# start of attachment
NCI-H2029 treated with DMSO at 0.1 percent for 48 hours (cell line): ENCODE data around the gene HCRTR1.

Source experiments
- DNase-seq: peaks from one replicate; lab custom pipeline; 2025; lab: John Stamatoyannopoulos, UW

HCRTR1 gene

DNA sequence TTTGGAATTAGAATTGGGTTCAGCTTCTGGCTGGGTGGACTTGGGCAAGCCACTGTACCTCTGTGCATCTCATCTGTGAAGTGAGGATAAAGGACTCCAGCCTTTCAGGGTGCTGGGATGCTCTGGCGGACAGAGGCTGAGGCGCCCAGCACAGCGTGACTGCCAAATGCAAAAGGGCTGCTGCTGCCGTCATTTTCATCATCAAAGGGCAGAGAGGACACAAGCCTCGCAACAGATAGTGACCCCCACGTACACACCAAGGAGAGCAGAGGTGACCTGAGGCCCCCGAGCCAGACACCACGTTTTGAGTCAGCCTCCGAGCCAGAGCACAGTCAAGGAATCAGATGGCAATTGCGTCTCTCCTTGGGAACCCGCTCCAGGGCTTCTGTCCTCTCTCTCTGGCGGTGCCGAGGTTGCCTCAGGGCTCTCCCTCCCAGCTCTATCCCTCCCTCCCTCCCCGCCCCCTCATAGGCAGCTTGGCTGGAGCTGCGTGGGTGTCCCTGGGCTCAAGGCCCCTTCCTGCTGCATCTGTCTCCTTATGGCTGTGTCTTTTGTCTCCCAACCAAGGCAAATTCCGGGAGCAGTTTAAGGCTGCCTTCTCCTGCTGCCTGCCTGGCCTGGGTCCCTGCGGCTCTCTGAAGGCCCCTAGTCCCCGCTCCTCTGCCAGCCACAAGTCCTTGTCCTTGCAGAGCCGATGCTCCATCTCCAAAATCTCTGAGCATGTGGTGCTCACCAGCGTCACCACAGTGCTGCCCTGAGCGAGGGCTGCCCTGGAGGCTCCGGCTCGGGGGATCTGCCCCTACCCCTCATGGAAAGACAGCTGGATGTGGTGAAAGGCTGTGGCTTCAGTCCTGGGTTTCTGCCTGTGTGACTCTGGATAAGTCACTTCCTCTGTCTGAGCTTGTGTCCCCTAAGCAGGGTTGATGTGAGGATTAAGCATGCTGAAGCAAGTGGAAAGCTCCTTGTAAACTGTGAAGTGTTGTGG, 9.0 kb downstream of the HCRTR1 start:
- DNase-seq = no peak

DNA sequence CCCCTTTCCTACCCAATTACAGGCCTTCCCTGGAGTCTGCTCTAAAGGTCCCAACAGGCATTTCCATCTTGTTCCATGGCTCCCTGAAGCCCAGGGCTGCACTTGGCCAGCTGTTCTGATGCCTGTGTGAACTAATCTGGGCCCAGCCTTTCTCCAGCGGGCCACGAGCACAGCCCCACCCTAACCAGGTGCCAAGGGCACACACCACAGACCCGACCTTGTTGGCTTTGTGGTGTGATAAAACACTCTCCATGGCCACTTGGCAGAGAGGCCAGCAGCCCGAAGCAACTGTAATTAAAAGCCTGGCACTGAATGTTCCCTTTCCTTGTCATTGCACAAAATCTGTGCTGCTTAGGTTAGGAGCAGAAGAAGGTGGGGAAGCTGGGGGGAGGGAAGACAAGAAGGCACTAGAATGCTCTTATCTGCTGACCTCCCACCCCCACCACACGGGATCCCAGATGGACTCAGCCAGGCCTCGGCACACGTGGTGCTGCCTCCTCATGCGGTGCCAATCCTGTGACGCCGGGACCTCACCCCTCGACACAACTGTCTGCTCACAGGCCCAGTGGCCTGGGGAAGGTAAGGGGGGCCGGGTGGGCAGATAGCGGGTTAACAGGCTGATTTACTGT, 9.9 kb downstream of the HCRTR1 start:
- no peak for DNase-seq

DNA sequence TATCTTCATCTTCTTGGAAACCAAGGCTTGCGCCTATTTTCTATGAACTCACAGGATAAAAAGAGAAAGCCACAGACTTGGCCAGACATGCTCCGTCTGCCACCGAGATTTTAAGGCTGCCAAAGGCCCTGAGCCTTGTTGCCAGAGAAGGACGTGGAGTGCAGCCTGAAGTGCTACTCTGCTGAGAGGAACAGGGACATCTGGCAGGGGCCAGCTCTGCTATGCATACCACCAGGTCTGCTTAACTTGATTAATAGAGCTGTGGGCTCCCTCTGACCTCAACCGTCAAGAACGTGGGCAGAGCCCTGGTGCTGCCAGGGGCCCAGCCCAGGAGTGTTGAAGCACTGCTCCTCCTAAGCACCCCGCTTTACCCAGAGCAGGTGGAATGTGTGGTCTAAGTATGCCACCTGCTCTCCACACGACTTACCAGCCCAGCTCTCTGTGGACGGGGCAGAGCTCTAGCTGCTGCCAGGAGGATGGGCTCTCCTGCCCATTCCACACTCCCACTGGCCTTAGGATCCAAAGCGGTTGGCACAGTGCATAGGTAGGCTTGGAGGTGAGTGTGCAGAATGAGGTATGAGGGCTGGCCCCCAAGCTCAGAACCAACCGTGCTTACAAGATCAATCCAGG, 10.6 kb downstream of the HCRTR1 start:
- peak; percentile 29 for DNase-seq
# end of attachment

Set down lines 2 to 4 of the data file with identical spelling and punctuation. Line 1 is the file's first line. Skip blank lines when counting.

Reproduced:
Source experiments
- DNase-seq: peaks from one replicate; lab custom pipeline; 2025; lab: John Stamatoyannopoulos, UW

HCRTR1 gene